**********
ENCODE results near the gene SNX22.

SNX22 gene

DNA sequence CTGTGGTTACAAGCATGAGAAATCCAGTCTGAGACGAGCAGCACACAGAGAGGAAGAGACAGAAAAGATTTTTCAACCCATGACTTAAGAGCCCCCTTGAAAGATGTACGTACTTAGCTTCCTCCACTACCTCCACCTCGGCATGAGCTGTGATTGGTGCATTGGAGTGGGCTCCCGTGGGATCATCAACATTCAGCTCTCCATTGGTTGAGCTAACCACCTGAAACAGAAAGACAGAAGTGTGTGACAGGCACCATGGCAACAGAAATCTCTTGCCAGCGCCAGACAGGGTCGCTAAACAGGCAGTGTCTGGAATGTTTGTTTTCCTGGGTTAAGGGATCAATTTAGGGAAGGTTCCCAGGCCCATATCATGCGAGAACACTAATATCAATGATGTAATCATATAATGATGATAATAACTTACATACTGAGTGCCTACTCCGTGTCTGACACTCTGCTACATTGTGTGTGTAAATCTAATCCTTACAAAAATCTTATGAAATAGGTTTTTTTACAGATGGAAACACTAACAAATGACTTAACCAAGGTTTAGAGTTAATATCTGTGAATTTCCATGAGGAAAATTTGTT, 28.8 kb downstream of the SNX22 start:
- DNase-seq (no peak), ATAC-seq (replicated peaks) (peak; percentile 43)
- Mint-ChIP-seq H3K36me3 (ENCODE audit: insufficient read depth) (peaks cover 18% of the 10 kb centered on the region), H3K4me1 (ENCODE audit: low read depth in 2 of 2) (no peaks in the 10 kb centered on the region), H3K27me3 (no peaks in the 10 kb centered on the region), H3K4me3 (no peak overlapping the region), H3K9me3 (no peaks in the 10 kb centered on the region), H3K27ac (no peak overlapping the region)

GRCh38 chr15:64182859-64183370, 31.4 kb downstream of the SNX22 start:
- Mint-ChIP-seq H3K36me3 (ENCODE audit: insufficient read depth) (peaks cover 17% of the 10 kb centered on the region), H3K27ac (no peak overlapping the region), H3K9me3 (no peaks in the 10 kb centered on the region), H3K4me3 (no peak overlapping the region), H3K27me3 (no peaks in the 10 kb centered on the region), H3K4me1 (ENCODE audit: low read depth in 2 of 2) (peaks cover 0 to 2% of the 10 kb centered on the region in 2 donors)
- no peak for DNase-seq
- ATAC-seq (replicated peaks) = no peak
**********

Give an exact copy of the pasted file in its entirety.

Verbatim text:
ENCODE results near the gene SNX22.

SNX22 gene

DNA sequence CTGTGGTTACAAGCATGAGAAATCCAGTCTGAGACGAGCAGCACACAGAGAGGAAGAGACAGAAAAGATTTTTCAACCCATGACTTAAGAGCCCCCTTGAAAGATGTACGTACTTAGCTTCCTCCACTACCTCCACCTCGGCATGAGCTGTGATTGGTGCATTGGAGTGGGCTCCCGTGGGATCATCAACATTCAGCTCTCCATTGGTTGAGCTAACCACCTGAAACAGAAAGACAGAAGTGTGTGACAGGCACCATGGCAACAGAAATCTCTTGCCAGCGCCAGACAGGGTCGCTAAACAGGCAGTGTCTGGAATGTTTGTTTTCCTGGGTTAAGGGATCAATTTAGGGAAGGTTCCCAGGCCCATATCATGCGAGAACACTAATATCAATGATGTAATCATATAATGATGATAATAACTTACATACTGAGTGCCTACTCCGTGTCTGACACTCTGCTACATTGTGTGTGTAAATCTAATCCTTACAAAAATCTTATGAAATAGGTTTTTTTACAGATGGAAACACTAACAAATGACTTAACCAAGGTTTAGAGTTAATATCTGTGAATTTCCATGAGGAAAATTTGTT, 28.8 kb downstream of the SNX22 start:
- DNase-seq (no peak), ATAC-seq (replicated peaks) (peak; percentile 43)
- Mint-ChIP-seq H3K36me3 (ENCODE audit: insufficient read depth) (peaks cover 18% of the 10 kb centered on the region), H3K4me1 (ENCODE audit: low read depth in 2 of 2) (no peaks in the 10 kb centered on the region), H3K27me3 (no peaks in the 10 kb centered on the region), H3K4me3 (no peak overlapping the region), H3K9me3 (no peaks in the 10 kb centered on the region), H3K27ac (no peak overlapping the region)

GRCh38 chr15:64182859-64183370, 31.4 kb downstream of the SNX22 start:
- Mint-ChIP-seq H3K36me3 (ENCODE audit: insufficient read depth) (peaks cover 17% of the 10 kb centered on the region), H3K27ac (no peak overlapping the region), H3K9me3 (no peaks in the 10 kb centered on the region), H3K4me3 (no peak overlapping the region), H3K27me3 (no peaks in the 10 kb centered on the region), H3K4me1 (ENCODE audit: low read depth in 2 of 2) (peaks cover 0 to 2% of the 10 kb centered on the region in 2 donors)
- no peak for DNase-seq
- ATAC-seq (replicated peaks) = no peak